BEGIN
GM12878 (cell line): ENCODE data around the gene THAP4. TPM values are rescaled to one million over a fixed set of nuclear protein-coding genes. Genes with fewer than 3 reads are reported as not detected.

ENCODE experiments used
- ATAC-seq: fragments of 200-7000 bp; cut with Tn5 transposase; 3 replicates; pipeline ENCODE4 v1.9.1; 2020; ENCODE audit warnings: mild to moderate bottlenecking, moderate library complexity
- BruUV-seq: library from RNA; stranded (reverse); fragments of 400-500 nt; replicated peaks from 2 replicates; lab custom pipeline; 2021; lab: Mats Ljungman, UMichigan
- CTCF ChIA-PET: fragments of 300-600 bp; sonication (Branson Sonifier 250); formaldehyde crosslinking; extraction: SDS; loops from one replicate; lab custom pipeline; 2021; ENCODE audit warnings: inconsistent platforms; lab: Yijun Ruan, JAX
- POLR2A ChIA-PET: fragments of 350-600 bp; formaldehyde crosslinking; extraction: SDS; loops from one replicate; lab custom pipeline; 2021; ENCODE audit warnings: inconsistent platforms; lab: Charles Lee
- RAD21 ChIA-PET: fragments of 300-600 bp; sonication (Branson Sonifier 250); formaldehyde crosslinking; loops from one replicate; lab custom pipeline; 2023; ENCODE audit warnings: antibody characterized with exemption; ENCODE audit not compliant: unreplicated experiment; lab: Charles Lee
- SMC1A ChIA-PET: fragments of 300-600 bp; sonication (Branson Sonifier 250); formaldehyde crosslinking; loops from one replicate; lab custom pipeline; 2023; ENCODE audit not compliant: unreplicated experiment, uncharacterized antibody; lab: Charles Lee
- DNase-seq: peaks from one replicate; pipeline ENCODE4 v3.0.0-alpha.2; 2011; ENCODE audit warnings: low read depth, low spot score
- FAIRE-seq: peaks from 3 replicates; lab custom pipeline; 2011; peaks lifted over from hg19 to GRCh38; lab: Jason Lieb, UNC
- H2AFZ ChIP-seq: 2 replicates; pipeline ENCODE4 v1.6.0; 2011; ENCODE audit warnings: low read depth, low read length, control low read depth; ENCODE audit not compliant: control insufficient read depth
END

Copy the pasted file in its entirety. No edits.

GM12878 (cell line): ENCODE data around the gene THAP4. TPM values are rescaled to one million over a fixed set of nuclear protein-coding genes. Genes with fewer than 3 reads are reported as not detected.

ENCODE experiments used
- ATAC-seq: fragments of 200-7000 bp; cut with Tn5 transposase; 3 replicates; pipeline ENCODE4 v1.9.1; 2020; ENCODE audit warnings: mild to moderate bottlenecking, moderate library complexity
- BruUV-seq: library from RNA; stranded (reverse); fragments of 400-500 nt; replicated peaks from 2 replicates; lab custom pipeline; 2021; lab: Mats Ljungman, UMichigan
- CTCF ChIA-PET: fragments of 300-600 bp; sonication (Branson Sonifier 250); formaldehyde crosslinking; extraction: SDS; loops from one replicate; lab custom pipeline; 2021; ENCODE audit warnings: inconsistent platforms; lab: Yijun Ruan, JAX
- POLR2A ChIA-PET: fragments of 350-600 bp; formaldehyde crosslinking; extraction: SDS; loops from one replicate; lab custom pipeline; 2021; ENCODE audit warnings: inconsistent platforms; lab: Charles Lee
- RAD21 ChIA-PET: fragments of 300-600 bp; sonication (Branson Sonifier 250); formaldehyde crosslinking; loops from one replicate; lab custom pipeline; 2023; ENCODE audit warnings: antibody characterized with exemption; ENCODE audit not compliant: unreplicated experiment; lab: Charles Lee
- SMC1A ChIA-PET: fragments of 300-600 bp; sonication (Branson Sonifier 250); formaldehyde crosslinking; loops from one replicate; lab custom pipeline; 2023; ENCODE audit not compliant: unreplicated experiment, uncharacterized antibody; lab: Charles Lee
- DNase-seq: peaks from one replicate; pipeline ENCODE4 v3.0.0-alpha.2; 2011; ENCODE audit warnings: low read depth, low spot score
- FAIRE-seq: peaks from 3 replicates; lab custom pipeline; 2011; peaks lifted over from hg19 to GRCh38; lab: Jason Lieb, UNC
- H2AFZ ChIP-seq: 2 replicates; pipeline ENCODE4 v1.6.0; 2011; ENCODE audit warnings: low read depth, low read length, control low read depth; ENCODE audit not compliant: control insufficient read depth